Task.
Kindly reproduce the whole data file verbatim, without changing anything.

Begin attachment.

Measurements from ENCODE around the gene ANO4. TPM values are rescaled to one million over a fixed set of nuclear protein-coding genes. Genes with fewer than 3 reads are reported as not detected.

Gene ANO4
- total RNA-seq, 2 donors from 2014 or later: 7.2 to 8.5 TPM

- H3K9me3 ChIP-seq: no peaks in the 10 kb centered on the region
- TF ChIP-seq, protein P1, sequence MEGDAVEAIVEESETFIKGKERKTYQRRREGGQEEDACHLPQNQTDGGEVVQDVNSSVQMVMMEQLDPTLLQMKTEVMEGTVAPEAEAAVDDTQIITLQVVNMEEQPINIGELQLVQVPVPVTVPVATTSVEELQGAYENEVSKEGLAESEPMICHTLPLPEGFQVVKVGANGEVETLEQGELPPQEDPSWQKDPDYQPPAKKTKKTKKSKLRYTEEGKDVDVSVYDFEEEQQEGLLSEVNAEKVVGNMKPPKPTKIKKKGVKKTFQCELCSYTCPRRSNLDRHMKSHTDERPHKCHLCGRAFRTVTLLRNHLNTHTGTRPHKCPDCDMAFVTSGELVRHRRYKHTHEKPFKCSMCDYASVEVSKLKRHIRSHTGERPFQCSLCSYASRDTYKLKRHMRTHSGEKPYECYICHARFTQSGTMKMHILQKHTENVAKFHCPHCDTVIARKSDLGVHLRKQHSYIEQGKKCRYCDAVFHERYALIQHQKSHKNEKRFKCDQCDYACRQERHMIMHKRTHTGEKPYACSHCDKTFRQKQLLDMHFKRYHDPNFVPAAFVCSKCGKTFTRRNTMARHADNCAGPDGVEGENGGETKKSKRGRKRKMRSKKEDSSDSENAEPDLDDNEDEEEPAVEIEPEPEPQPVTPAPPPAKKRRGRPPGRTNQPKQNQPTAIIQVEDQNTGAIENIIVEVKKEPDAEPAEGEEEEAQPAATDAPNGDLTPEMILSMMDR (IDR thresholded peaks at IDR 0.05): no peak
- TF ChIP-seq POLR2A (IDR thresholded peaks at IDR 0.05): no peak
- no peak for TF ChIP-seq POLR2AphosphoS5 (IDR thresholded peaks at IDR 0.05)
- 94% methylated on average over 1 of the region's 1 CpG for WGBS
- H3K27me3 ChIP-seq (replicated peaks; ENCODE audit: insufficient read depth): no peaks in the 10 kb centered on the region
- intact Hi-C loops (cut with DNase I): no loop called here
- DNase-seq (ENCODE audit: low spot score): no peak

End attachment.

Measurements from ENCODE around the gene ANO4. TPM values are rescaled to one million over a fixed set of nuclear protein-coding genes. Genes with fewer than 3 reads are reported as not detected.

Gene ANO4
- total RNA-seq, 2 donors from 2014 or later: 7.2 to 8.5 TPM

- H3K9me3 ChIP-seq: no peaks in the 10 kb centered on the region
- TF ChIP-seq, protein P1, sequence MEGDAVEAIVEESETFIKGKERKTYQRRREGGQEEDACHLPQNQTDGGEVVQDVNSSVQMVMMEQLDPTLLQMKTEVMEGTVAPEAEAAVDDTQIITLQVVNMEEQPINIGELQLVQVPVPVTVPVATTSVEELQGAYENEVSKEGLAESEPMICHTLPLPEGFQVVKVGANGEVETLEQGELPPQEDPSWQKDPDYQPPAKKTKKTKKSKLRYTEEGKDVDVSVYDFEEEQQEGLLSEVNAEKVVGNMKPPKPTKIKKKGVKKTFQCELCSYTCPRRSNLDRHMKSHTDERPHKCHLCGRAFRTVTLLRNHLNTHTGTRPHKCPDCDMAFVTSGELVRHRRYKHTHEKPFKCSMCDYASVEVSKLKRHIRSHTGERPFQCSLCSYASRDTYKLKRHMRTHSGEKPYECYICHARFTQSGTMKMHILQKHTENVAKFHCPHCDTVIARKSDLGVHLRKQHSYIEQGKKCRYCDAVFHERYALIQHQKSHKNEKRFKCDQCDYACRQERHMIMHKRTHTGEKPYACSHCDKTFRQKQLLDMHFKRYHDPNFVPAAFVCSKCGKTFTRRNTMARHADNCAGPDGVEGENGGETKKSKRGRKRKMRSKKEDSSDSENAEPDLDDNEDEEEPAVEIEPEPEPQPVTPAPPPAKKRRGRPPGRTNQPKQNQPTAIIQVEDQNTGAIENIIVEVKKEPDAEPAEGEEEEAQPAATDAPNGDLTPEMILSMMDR (IDR thresholded peaks at IDR 0.05): no peak
- TF ChIP-seq POLR2A (IDR thresholded peaks at IDR 0.05): no peak
- no peak for TF ChIP-seq POLR2AphosphoS5 (IDR thresholded peaks at IDR 0.05)
- 94% methylated on average over 1 of the region's 1 CpG for WGBS
- H3K27me3 ChIP-seq (replicated peaks; ENCODE audit: insufficient read depth): no peaks in the 10 kb centered on the region
- intact Hi-C loops (cut with DNase I): no loop called here
- DNase-seq (ENCODE audit: low spot score): no peak